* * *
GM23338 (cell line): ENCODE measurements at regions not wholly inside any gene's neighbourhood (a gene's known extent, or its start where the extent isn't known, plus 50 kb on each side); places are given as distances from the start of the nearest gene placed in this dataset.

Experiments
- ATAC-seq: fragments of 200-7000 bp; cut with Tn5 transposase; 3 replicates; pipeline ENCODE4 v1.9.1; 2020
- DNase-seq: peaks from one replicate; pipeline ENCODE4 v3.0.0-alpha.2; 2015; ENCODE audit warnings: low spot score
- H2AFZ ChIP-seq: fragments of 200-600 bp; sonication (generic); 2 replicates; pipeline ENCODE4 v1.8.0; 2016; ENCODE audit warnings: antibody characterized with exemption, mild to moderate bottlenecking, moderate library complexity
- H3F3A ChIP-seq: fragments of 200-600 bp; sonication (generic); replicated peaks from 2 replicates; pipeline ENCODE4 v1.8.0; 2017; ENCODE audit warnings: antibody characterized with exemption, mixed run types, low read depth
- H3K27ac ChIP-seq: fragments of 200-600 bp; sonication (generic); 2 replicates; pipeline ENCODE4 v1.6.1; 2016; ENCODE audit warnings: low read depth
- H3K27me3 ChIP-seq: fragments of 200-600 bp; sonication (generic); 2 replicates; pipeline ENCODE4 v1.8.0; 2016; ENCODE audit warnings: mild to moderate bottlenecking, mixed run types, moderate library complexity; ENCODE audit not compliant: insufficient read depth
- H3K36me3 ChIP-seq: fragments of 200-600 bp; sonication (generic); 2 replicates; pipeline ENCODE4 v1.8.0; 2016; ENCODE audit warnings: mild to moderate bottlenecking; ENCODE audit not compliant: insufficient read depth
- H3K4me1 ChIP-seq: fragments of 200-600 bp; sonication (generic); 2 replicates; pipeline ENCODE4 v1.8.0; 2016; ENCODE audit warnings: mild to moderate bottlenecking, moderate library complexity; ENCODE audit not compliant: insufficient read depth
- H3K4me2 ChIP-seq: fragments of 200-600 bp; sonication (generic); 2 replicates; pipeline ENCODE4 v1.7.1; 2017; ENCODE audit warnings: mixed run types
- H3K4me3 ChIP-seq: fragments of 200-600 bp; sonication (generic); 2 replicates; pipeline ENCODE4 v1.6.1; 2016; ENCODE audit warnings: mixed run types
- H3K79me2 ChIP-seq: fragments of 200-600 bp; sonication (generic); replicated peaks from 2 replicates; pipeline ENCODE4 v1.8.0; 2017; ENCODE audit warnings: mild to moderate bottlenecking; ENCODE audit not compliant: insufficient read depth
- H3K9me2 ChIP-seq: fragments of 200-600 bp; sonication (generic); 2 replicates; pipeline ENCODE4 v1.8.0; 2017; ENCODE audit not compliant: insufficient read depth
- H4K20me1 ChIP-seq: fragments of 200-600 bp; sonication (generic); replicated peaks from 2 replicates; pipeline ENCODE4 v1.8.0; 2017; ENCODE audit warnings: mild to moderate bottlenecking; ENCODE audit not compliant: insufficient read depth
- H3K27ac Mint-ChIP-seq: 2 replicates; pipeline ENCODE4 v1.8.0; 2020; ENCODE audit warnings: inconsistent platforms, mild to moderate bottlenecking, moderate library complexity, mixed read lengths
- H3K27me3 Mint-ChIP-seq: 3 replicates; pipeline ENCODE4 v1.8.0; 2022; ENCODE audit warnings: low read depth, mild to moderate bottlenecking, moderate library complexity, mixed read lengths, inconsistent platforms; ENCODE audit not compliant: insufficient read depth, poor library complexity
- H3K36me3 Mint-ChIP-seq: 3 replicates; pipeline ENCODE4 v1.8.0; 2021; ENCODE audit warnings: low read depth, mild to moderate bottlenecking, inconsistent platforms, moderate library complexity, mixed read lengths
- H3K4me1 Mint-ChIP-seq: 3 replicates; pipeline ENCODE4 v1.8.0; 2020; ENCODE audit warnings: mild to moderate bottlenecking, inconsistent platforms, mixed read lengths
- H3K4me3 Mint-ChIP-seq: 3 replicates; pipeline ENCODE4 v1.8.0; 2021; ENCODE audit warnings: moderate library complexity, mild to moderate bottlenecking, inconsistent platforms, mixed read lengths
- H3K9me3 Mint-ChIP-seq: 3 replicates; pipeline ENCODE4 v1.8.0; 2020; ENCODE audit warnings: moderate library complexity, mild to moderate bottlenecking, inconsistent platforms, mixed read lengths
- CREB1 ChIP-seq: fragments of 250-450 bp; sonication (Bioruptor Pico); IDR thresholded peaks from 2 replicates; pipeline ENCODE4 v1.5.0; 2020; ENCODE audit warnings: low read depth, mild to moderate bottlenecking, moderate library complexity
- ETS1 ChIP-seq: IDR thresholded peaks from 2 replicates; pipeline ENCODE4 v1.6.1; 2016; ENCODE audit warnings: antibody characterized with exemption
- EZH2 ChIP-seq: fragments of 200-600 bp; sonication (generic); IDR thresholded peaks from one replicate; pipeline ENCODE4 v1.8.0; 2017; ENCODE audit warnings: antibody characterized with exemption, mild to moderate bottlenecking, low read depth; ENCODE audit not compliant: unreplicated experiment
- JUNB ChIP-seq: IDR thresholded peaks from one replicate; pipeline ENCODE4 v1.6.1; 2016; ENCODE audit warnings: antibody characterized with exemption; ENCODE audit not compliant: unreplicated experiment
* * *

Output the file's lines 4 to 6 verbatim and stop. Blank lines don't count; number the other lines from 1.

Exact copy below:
- DNase-seq: peaks from one replicate; pipeline ENCODE4 v3.0.0-alpha.2; 2015; ENCODE audit warnings: low spot score
- H2AFZ ChIP-seq: fragments of 200-600 bp; sonication (generic); 2 replicates; pipeline ENCODE4 v1.8.0; 2016; ENCODE audit warnings: antibody characterized with exemption, mild to moderate bottlenecking, moderate library complexity
- H3F3A ChIP-seq: fragments of 200-600 bp; sonication (generic); replicated peaks from 2 replicates; pipeline ENCODE4 v1.8.0; 2017; ENCODE audit warnings: antibody characterized with exemption, mixed run types, low read depth